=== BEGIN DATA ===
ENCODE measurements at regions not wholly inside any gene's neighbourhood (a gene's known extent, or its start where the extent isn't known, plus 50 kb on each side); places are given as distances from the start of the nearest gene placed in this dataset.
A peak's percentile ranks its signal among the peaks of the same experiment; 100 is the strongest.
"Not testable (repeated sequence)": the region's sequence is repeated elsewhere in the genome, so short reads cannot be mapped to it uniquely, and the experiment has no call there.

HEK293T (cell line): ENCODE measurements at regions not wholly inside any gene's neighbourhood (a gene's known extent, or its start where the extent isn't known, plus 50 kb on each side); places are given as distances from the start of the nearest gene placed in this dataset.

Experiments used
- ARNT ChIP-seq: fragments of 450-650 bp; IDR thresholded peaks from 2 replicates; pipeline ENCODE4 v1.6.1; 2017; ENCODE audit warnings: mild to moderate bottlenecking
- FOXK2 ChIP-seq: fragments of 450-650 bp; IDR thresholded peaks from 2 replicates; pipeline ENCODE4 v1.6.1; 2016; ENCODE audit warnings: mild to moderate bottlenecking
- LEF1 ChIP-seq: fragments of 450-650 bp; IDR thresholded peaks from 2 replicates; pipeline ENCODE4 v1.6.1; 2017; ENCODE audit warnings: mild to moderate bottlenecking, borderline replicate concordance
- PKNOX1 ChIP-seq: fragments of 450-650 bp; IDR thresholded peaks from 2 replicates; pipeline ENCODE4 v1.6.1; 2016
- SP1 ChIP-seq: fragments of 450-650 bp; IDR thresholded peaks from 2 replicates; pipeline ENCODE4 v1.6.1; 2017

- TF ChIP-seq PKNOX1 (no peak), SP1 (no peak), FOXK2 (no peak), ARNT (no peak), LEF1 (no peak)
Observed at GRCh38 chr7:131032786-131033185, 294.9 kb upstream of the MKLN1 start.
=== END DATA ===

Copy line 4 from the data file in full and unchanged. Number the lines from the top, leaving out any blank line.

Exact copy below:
HEK293T (cell line): ENCODE measurements at regions not wholly inside any gene's neighbourhood (a gene's known extent, or its start where the extent isn't known, plus 50 kb on each side); places are given as distances from the start of the nearest gene placed in this dataset.